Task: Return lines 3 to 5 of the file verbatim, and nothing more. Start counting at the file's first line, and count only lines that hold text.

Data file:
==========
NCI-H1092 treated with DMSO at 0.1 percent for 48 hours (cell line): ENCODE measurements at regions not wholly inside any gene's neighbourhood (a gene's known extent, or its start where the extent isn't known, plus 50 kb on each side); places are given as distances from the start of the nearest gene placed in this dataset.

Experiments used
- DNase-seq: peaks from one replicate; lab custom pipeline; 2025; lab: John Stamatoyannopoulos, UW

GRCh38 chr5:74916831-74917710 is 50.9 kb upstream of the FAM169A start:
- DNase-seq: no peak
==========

- DNase-seq: peaks from one replicate; lab custom pipeline; 2025; lab: John Stamatoyannopoulos, UW

GRCh38 chr5:74916831-74917710 is 50.9 kb upstream of the FAM169A start:
- DNase-seq: no peak